Another important thing is the conversion rate.

The bad user experience caused by a slow website will reduce your site’s conversion rate such as email subscribers, social shares, discussions, signups, leads, and sales.

In short, just one second slower in website load time may cost you a significant drop in search ranking, web traffic, conversion rate, and sales revenue.

The domino effect from a slow website is painful and costly to any kind of business.

 

How I Test the Best Cache Plugin for WordPress

Here’s how I run my test and what metrics are tested in the process.

 

Testing Tools and Performance Metrics

I’ve used 4 reliable page speed testing & benchmarking tools in this test to find out the best WordPress cache plugin, which are GTmetrix, Pingdom, WebPageTest, and Google’s PageSpeed Insights.

Here are the Test server locations:

  • Pingdom server – USA, Washington, D.C
  • GT Metrix server – USA, Dallas
  • WebPageTest server – Dulles, VA USA

Here are the 11 metrics that I test to find the fastest cache plugin for a WordPress site:

  • Fully Loaded Time (GTmetrix)
  • PageSpeed Score (GTmetrix)
  • YSlow Score (GTmetrix)
  • Total Page Size (GTmetrix)
  • Requests (GTmetrix)  
  • Load Time (Pingdom)
  • Performance Grade (Pingdom)
  • Load Time (WebPageTest) 
  • Time to First Byte (WebPageTest)
  • Desktop Speed Score (Google’s PageSpeed Insights) 
  • Mobile Speed Score (Google’s PageSpeed Insights)

Then from the above speed performance metrics, I calculate:

  • The average data of each of them based on the two tests
  • The average load time based on the load time data from GTmetrix, Pingdom, and WebPageTest
  • The final average load time based on the average load time from two tests
  • The average performance scores based on the performance scores from GTmetrix, Pingdom, and Google’s PageSpeed Insights
  • The final average performance scores based on the average performance scores from two tests

No worry, I’ll make them easy for you to digest with a simple table and graph format.

 

Test Environment

Here is the test environment setup:

  • Shared hosting by SiteGround (GrowBig plan)
  • Free Astra theme
  • 6 plugins (Complianz, Pretty Links, Social Share, ShortPixel, TablePress, Yoast SEO)
  • Some additional CSS styles for website design

Here are the two pages I used for the speed test:

  • Test 1: A post with 85 images, a lot of texts, and 1 sortable table
  • Test 2: A home page with an opt-in form powered by ConvertKit (email service provider)
 

Test Procedure

Before running the test, I’d made a backup of my site and double-checked the default caching function is in the “off” position.

Then, I tested my two pages using the 4 testing tools and recorded down the speed performance results as the baseline (no cache).

Test 1 results (no cache): Post with 85 images and lot of texts

 

Test 2 results (no cache): Home page with an opt-in form Powered by ConvertKit

Home page speed test result by GTmetrix

Caution: Before you activate and configure any cache plugin, make sure you create a backup first either through your hosting provider or a backup plugin like Duplicator because there’s a slight chance that the cache plugin may crash your site due to misconfiguration.

And here are the steps to test the speed performance of each WordPress cache plugin:

  1. Install one of the WordPress cache plugins (about 20 of them total)
  2. Activate and configure some basic settings (quick one)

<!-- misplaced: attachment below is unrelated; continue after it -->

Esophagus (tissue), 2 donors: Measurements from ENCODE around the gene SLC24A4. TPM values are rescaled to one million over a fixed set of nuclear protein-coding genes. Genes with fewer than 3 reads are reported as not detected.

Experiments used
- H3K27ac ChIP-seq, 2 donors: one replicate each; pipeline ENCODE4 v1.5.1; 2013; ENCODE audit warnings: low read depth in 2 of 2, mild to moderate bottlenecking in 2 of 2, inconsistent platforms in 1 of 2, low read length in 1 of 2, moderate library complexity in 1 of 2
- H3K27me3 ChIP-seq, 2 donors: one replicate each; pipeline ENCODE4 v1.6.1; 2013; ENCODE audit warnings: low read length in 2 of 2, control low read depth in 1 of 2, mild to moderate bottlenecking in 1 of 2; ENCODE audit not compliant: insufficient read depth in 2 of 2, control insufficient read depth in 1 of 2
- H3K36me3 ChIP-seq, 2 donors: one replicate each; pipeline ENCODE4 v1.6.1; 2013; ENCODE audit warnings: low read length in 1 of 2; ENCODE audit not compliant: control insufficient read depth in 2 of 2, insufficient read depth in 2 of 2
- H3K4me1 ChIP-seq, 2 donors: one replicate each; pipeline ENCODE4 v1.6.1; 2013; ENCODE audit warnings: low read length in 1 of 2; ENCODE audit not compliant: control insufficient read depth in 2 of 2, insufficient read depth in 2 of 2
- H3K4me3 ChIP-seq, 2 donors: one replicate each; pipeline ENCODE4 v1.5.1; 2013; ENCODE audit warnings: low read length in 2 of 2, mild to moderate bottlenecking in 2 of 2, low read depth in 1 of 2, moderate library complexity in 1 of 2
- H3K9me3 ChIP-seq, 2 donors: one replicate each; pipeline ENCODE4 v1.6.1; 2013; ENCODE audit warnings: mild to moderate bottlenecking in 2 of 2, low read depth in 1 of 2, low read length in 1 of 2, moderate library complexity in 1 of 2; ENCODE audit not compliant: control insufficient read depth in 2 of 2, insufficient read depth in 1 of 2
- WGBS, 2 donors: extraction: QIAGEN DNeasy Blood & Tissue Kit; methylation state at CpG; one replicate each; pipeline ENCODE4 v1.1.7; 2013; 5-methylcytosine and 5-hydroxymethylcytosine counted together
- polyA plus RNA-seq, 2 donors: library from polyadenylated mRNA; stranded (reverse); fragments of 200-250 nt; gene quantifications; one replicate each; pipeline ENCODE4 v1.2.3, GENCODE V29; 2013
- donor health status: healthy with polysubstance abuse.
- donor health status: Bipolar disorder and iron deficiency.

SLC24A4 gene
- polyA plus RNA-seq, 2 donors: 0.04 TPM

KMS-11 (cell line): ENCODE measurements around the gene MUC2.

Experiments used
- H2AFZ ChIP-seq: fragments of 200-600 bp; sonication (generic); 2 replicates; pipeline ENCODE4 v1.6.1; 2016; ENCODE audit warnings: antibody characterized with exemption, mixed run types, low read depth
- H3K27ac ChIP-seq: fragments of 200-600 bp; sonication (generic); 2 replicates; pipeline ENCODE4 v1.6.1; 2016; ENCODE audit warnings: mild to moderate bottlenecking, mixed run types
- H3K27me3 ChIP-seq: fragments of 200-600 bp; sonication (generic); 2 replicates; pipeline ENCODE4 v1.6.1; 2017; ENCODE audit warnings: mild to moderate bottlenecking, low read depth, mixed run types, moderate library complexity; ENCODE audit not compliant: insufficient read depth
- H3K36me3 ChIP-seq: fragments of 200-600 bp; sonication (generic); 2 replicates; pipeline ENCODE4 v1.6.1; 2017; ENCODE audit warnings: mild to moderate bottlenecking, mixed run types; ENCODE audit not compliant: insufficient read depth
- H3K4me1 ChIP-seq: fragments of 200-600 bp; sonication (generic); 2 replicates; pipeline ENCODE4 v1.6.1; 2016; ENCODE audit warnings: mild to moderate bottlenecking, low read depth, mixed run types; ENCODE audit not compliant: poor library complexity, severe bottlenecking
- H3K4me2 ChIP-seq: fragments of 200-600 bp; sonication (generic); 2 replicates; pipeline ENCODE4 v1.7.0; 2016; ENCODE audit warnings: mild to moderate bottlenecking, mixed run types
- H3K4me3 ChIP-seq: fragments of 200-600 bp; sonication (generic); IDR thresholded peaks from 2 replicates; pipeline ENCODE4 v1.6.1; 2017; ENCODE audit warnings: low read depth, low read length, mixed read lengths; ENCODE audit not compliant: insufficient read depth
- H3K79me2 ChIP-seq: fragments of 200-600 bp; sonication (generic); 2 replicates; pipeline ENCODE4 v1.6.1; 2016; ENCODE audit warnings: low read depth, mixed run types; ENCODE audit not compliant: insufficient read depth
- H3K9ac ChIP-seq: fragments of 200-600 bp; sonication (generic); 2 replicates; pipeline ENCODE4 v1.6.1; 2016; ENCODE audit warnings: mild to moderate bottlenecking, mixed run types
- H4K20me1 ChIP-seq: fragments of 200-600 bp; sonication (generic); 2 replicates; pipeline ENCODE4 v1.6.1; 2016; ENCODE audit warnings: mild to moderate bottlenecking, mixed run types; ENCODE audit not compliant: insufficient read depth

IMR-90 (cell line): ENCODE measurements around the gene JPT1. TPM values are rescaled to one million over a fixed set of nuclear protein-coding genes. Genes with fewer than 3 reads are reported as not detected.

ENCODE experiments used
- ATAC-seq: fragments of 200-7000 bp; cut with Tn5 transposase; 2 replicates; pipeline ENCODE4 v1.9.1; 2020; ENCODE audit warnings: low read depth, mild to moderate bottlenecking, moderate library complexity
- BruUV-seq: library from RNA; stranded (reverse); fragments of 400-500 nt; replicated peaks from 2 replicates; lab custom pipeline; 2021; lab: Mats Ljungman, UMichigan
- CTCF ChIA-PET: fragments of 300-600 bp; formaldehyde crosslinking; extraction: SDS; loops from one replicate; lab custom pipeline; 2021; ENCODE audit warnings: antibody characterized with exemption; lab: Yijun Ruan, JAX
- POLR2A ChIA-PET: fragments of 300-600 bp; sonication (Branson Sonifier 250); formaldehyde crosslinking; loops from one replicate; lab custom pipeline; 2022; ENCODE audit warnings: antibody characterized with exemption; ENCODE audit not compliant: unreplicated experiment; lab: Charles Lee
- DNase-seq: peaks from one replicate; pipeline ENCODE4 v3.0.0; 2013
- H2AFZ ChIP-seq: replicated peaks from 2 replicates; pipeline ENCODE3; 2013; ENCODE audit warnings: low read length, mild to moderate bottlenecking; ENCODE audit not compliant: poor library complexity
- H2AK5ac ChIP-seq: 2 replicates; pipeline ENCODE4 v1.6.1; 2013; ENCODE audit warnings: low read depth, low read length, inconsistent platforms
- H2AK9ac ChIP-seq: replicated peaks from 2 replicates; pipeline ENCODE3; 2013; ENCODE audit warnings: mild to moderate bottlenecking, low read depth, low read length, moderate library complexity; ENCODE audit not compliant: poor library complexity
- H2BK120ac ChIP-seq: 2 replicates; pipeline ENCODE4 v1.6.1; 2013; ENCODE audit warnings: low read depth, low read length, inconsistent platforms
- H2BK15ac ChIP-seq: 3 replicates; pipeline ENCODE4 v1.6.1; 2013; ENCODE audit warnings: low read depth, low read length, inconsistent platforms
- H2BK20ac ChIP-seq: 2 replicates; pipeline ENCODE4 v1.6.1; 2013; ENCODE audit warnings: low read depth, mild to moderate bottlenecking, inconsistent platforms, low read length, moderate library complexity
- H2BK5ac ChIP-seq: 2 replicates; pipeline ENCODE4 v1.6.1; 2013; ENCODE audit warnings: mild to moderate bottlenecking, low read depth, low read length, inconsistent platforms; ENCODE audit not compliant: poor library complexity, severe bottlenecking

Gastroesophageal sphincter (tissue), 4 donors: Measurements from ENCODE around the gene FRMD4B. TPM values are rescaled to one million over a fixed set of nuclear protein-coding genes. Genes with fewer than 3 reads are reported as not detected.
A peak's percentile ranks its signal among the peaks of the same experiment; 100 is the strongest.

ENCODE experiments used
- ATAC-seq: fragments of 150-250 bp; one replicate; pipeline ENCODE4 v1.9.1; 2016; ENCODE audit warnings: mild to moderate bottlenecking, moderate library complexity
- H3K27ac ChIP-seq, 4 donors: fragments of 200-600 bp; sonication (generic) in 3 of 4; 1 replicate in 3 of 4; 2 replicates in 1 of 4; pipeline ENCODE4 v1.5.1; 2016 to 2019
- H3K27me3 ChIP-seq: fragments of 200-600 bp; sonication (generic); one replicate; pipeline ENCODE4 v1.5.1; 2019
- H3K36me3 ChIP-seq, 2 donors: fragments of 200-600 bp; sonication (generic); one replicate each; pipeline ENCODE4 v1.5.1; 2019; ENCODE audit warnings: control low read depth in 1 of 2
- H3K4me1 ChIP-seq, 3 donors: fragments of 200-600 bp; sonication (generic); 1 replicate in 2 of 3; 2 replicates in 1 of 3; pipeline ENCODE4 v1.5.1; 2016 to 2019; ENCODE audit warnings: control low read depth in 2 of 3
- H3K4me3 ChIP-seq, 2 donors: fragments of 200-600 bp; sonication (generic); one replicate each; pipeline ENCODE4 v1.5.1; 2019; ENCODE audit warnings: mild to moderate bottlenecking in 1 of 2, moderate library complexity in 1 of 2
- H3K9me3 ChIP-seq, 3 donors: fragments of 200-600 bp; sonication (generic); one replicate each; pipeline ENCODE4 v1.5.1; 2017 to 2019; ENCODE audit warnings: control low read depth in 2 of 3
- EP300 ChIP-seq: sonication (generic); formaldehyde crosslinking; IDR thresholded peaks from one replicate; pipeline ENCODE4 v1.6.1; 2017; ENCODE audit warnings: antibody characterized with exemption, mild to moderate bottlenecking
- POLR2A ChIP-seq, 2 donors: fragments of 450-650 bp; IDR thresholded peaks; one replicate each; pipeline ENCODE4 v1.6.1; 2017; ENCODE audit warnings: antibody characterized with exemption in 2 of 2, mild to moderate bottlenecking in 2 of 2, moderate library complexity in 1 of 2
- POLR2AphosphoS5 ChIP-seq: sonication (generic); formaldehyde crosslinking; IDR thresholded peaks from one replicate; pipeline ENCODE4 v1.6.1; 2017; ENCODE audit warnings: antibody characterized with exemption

3. Check the 2 testing pages to make sure everything is alright
  4. Run the test with the four testing tools for at least 3 times to ensure data accuracy
  5. Purge all the caches
  6. Uninstall and delete the cache plugin completely (including residual files)
  7. Repeat step 1 to step 6 for the next cache plugin

Initially, I have about 20 WordPress cache plugins under my testing list.

During the testing process, I’ve discarded some of them due to poor performance, not being updated for a long time, inactive development, or without a free plan.

Just to name a few:

  • Simple Cache (last updated 1 year ago)
  • Swift Performance (last updated 4 months ago)
  • Speed Up – Browser Caching (last updated 5 months ago)
  • WP Super Minify (last updated 5 months ago)
  • Cachify (last updated 1 year ago)
  • Comet Cache (last updated 11 months ago)
  • Hyper Cache (last updated 9 months ago)
  • WP Rocket (no free plan)
  • and a few more
 

WordPress Cache Plugin Settings

For each cache plugin, I enabled most of the enhancement features except lazy load because it will affect the outcome significantly due to lots of images, which is unfair to other cache plugins which do not come with the feature.

In case you don’t know, lazy load is a function that only loads the particular image when it’s visible to the user, so the total file size of the test will be much lower due to most of them not being loaded.

The lazy load feature is commonly included in image optimization plugins, so only a few of cache plugins have this feature, so I think it’s appropriate to turn it off for the tests.

 

How I Rank the Best WordPress Cache Plugins

The ranking is prioritized on load time, with performance scores and page details as additional references, because you should always pay more attention to load time and not the performance scores.

Simple, if your website has beautiful performance scores but loads slowly, it makes no sense at all, I rather get a fast loading website with lower performance scores.

So for the ranking, I rank them based on the final average load time based on the two tests.

 

Last Note About My Test

My website is considered fairly light, so if your website is heavier than mine, you’ll see a more significant speed improvement than what I got for my site.